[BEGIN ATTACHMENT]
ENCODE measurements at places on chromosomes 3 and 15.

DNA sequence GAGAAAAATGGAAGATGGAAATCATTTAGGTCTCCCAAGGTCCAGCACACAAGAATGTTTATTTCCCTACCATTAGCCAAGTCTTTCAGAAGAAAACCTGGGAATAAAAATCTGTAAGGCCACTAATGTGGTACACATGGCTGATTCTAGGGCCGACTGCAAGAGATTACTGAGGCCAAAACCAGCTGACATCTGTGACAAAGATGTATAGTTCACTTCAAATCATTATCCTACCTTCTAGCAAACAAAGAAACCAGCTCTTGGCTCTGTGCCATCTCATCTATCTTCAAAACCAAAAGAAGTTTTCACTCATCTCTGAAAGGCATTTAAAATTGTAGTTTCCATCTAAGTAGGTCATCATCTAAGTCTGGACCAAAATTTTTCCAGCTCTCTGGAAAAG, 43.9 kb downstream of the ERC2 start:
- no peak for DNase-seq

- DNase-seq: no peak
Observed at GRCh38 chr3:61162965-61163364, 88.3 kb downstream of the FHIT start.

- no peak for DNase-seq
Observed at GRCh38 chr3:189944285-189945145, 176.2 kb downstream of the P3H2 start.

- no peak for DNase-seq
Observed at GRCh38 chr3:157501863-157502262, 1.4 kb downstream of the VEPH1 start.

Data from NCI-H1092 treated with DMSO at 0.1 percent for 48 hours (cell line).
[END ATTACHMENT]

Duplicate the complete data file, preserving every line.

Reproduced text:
ENCODE measurements at places on chromosomes 3 and 15.

DNA sequence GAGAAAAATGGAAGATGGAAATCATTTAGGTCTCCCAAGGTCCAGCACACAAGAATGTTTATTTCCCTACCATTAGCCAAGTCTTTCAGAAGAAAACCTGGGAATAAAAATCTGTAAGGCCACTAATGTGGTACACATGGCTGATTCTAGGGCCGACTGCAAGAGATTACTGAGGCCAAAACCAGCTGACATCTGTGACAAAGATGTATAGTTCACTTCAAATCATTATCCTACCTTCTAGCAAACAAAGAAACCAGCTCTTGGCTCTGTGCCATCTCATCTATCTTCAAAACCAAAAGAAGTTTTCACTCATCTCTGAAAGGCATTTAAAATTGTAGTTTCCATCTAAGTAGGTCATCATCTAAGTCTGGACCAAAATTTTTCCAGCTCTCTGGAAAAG, 43.9 kb downstream of the ERC2 start:
- no peak for DNase-seq

- DNase-seq: no peak
Observed at GRCh38 chr3:61162965-61163364, 88.3 kb downstream of the FHIT start.

- no peak for DNase-seq
Observed at GRCh38 chr3:189944285-189945145, 176.2 kb downstream of the P3H2 start.

- no peak for DNase-seq
Observed at GRCh38 chr3:157501863-157502262, 1.4 kb downstream of the VEPH1 start.

Data from NCI-H1092 treated with DMSO at 0.1 percent for 48 hours (cell line).